We have spent time the last several days considering some of the common evidences of grace for which every Christian has reason to give thanks. Having considered the necessity of fighting for gratitude, we have outlined three broad causes for thanksgiving common to every Christian: God’s creation, God’s love, and God’s provision. Today, we turn to a fourth evidence of grace common to every Christian: God’s forgiveness.
Gratitude for forgiveness is a theme throughout the scriptural record, but it is perhaps nowhere plainer than in Isaiah 12. In this short chapter (a mere six verses), we can identify at least four reasons to be thankful for forgiveness.
First, we should be thankful for God’s forgiveness because it provides us with comfort. Isaiah writes, “You will say in that day: ‘I will give thanks to you, O LORD, for though you were angry with me, your anger turned away, that you might comfort me’” (v. 1).
In the prophetic books, in particular, the absence of comfort is tied to the sins of God’s people. This is perhaps most poignantly seen in the book of Lamentations (just read the first chapter slowly). Revelation 14 vividly portrays those who do not experience forgiveness as having no rest day or night (v. 11). Isaiah realised the same truth. Those who experienced God’s anger were utterly devoid of comfort. The only source of true, eternal comfort was divine forgiveness.
The desire for comfort is universal to humanity. Comfort invites security and happiness. Scripture recognises this universal human desire and promises comfort to those who embrace God’s forgiveness in Christ. Those who have received the comfort of forgiveness have every reason to give thanks to the God of comfort.
Second, we should be thankful for God’s forgiveness because it provides us with courage. Again, listen to Isaiah: “Behold, God is my salvation; I will trust, and will not be afraid; for the LORD GOD is my strength and my song, and he has become my salvation” (v. 2).
Isaiah understood that, having received God’s forgiveness, he had no cause for fear. Fear might at times grip him, as it grips every Christian, but deliverance from sin’s eternal punishment delivers us from the ultimate fear: the fear of death (see Hebrews 2:14–15).
According to the writer of Hebrews, fear of death is common to humanity outside of Christ. But Christ died to destroy the devil, who had the power of death, and to thereby deliver his people from the fear of death. Forgiveness gives us courage in the face of death because it carries with it the promise of eternal life.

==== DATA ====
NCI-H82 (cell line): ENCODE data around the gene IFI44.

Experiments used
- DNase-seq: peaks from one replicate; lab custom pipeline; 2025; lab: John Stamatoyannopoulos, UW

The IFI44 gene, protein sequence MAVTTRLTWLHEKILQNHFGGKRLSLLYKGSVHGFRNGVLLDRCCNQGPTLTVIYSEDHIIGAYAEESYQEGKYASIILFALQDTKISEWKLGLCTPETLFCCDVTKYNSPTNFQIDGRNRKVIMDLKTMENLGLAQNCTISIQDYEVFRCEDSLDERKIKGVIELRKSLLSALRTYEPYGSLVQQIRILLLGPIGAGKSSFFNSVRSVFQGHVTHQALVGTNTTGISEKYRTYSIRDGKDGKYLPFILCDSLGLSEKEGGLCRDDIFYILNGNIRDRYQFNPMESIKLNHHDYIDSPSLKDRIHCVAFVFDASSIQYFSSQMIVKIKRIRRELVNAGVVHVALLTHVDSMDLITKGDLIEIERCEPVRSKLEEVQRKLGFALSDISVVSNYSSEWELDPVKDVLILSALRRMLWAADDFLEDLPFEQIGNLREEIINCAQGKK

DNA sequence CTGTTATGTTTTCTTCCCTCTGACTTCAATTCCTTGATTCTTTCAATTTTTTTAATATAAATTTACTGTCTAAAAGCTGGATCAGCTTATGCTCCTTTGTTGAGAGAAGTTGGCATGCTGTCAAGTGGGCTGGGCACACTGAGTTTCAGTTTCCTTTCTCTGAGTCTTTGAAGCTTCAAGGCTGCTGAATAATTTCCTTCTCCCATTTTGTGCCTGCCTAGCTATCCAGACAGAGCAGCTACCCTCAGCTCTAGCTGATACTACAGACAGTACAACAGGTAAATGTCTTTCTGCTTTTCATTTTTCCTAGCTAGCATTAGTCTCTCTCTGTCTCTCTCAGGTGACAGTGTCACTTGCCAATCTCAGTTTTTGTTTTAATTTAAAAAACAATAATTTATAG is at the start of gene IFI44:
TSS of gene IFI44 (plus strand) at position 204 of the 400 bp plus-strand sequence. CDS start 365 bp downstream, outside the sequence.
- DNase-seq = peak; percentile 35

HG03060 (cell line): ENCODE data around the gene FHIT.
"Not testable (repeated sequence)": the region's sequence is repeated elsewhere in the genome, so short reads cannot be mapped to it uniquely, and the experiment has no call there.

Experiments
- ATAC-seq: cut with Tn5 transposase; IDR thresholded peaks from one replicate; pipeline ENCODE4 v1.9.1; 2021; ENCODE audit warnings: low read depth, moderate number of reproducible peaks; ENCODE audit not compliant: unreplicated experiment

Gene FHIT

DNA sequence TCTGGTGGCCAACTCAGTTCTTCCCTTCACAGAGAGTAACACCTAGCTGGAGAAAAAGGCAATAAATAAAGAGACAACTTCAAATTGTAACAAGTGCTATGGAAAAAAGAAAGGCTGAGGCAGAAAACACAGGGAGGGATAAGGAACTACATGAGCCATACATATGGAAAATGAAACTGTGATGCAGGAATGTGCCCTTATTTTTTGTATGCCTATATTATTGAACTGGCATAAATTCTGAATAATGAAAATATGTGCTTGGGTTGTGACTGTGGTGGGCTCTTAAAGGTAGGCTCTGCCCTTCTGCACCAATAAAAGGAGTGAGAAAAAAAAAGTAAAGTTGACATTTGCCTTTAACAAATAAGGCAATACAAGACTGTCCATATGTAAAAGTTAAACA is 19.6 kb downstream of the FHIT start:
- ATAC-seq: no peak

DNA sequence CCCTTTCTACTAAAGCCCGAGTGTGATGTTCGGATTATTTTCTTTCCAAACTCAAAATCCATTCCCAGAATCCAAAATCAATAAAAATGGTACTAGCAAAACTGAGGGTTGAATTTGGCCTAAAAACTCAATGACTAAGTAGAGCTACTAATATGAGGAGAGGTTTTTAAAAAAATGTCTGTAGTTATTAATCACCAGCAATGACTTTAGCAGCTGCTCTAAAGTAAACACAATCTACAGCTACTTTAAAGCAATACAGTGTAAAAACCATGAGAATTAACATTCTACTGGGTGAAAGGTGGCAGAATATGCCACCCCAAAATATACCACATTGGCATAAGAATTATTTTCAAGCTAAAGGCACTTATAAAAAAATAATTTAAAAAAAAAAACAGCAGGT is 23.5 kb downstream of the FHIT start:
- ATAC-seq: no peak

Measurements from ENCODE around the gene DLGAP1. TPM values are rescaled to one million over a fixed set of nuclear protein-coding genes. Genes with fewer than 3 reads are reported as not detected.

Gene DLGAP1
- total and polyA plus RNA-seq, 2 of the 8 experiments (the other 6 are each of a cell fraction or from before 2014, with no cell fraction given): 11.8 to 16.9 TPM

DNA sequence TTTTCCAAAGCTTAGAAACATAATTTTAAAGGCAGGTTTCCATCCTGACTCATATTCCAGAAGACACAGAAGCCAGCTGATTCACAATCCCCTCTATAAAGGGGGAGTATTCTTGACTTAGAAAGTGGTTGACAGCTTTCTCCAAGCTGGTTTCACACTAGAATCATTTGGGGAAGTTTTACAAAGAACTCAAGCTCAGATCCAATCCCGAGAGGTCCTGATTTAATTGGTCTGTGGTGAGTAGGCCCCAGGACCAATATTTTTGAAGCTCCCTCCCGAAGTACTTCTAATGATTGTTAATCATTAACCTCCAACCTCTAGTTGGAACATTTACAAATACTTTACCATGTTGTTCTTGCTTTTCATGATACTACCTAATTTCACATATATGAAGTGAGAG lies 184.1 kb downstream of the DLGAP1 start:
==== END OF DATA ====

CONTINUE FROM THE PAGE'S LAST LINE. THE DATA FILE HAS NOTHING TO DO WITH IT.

Third, we should be thankful for God’s forgiveness because it provides us with contentment: “With joy you will draw water from the wells of salvation. And you will say in that day: ‘Give thanks to the LORD, call upon his name, make known his deeds among the peoples, proclaim that his name is exalted’” (vv. 3–4).
Humanity in the Western-influenced world is marked by nothing if not discontent. We are taught to always want more, to always be striving for greater affluence. Isaiah wrote of “the wells of salvation.” Jesus spoke similarly of the water that will eternally quench our thirst (see John 4).
When we receive Christ’s forgiveness, the Spirit of God produces supernatural contentment in us. No longer do we crave what is fading and fallen. Now, our greatest contentment comes in making God’s salvation known to the nations so that his name can be exalted. True contentment lies in knowing God and making him known—a gift that comes through forgiveness of sins.
Fourth, we should give thanks for God’s forgiveness because it provides us with confession: “Sing praises to the LORD, for he has done gloriously; let this be made known in all the earth. Shout, and sing for joy, O inhabitant of Zion, for great in your midst is the Holy One of Israel” (vv. 5–6).
It might sound strange to say that forgiveness leads to confession. Ought it not to be the other way around? Does not confession lead to forgiveness?
In one sense, yes. Confession of sin leads to forgiveness. But forgiveness leads to another type of confession: confession of God’s greatness, glory, and grace. In reality, this brings us full circle. The chapter opens and closes with thanksgiving. Those who have experienced God’s gracious forgiveness cannot help but marvel in it and openly give thanks for it.
This morning, as you reflect on Isaiah 12, do so with thanksgiving. In particular, give thanks to God for his gracious gift of forgiveness, which provides comfort, courage, contentment, and confession.